''Sicko''Moore directed the 2007 film, ''Sicko'', about the American health care system, focusing particularly on the managed-care and pharmaceutical industries. At least four major pharmaceutical company, pharmaceutical companies—Pfizer, Eli Lilly and Company, Eli Lilly, AstraZeneca, and GlaxoSmithKline—ordered their employees not to grant any interviews or assist Moore. According to Moore in a letter on his website, "roads that often surprise us and lead us to new ideas—and challenge us to reconsider the ones we began with have caused some minor delays." The film premiered at the 2007 Cannes Film Festival, Cannes Film Festival on May 19, 2007, receiving a lengthy standing ovation, and was released in the U.S. and Canada on June 29, 2007. The film is currently ranked the tenth highest grossing documentary of all time and received an Academy Award nomination for Academy Award for Best Documentary Feature, Best Documentary Feature.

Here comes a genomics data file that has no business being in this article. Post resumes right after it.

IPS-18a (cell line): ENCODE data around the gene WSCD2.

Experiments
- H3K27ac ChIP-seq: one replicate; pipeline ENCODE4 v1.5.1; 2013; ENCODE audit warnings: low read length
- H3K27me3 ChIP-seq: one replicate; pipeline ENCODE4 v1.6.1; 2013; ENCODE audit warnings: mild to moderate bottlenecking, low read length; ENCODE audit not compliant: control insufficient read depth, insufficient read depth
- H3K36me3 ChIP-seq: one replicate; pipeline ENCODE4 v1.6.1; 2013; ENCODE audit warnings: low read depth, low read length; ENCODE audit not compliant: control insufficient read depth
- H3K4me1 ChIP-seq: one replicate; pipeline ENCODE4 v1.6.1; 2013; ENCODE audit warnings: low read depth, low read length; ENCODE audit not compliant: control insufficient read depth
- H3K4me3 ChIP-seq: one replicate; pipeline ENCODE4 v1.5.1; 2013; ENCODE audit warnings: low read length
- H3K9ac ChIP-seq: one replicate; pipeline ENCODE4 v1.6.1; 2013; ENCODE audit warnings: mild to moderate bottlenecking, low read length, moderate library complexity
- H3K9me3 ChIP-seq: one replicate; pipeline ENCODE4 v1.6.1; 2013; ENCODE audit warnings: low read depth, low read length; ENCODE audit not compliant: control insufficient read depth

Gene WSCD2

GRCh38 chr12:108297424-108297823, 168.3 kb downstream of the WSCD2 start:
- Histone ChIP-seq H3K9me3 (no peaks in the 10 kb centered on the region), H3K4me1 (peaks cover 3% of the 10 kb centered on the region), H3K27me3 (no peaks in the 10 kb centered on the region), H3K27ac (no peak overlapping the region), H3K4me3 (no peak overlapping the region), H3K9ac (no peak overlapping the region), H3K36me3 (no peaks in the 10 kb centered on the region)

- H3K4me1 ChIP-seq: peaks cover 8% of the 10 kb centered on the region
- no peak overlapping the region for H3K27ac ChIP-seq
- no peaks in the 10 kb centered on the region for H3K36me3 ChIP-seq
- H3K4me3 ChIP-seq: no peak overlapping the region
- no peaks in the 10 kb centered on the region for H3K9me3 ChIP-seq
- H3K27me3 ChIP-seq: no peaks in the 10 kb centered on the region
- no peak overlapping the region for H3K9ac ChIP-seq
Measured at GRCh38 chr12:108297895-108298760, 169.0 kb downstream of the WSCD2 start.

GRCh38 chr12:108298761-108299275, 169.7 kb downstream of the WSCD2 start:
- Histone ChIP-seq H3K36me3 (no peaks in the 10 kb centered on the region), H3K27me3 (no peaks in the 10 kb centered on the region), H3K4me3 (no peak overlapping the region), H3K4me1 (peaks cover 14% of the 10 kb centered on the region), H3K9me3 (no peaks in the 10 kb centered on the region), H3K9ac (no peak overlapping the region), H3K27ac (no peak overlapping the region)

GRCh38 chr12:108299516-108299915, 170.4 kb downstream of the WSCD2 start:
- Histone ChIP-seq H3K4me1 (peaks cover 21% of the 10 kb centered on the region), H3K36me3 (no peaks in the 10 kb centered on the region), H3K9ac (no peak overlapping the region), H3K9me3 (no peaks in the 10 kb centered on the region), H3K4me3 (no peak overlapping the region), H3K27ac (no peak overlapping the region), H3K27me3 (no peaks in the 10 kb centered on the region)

''Captain Mike Across America'' and ''Slacker Uprising''Moore takes a look at the politics of college students in what he calls "Bush Administration America" with ''Captain Mike Across America'', which was shot during Moore's 62-city college campus tour in the months leading up to the 2004 presidential election. The film debuted at the Toronto International Film Festival on September 7, 2007. It was later re-edited by Moore into ''Slacker Uprising'' and released for free on the internet on September 23, 2008.
''Capitalism: A Love Story''Released on September 23, 2009, ''Capitalism: A Love Story'' looks at the financial crisis of 2007–2008 and the U.S. economy during the transition between the incoming Obama Administration and the outgoing Bush Administration. Addressing a press conference at its release, Moore said, "Democracy is not a spectator sport, it's a participatory event. If we don't participate in it, it ceases to be a democracy. So Obama will rise or fall based not so much on what he does but on what we do to support him."